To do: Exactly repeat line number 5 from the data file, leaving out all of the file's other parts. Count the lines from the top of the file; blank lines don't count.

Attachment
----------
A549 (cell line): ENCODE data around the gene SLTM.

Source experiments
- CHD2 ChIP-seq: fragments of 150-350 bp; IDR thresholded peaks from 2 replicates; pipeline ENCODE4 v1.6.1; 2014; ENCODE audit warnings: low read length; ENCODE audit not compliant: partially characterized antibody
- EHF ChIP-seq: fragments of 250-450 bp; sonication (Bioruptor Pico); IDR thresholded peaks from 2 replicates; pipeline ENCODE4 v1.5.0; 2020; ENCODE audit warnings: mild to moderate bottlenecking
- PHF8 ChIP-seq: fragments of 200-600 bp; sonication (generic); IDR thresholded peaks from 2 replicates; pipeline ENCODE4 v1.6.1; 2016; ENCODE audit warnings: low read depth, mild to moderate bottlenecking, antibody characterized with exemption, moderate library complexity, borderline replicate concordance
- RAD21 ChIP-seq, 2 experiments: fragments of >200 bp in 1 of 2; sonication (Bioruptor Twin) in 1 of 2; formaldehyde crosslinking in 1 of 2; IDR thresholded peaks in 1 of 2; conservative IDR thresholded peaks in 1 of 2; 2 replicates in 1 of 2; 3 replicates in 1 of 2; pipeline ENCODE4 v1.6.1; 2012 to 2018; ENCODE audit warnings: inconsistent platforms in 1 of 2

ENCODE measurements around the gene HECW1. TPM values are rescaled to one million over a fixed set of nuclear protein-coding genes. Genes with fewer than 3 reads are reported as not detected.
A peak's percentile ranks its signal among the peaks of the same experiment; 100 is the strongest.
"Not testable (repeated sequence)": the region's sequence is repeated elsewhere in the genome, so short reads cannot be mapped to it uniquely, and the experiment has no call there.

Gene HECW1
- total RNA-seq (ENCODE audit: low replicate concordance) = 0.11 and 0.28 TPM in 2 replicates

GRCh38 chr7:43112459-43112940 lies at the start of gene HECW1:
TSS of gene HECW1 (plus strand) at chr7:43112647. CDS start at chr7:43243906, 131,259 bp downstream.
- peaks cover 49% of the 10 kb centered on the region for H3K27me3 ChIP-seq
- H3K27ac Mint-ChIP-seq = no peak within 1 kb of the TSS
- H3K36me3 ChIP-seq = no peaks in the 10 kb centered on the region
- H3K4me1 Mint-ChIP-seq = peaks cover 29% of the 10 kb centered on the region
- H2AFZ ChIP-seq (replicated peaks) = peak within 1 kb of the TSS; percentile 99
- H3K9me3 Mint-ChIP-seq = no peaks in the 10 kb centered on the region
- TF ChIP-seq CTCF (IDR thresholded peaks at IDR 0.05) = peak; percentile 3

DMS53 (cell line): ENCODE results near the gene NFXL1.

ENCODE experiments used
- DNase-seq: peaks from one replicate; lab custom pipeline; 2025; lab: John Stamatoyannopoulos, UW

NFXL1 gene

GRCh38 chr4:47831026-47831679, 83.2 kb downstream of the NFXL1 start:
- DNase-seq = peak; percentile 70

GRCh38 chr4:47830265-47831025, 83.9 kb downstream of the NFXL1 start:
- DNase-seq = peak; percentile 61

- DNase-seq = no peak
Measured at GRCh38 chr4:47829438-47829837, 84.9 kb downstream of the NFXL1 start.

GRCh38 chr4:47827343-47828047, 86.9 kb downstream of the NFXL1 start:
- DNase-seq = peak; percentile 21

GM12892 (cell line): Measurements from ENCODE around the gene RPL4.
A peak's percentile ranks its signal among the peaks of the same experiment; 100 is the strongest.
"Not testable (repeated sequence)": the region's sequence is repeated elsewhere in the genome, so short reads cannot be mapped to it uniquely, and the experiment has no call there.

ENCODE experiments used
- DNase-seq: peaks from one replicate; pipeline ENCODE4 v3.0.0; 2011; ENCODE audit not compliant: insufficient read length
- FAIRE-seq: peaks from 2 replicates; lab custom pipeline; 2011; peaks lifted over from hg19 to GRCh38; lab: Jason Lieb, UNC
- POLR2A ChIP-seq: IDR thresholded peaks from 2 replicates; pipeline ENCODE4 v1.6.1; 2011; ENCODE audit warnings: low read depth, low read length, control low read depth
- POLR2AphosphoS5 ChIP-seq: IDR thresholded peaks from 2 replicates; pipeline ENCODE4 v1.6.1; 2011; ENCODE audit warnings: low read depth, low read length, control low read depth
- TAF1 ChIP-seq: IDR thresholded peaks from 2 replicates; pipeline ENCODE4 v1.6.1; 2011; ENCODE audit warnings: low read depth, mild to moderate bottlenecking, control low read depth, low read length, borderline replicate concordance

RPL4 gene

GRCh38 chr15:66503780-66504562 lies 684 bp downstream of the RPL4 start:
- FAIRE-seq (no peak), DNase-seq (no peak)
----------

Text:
- PHF8 ChIP-seq: fragments of 200-600 bp; sonication (generic); IDR thresholded peaks from 2 replicates; pipeline ENCODE4 v1.6.1; 2016; ENCODE audit warnings: low read depth, mild to moderate bottlenecking, antibody characterized with exemption, moderate library complexity, borderline replicate concordance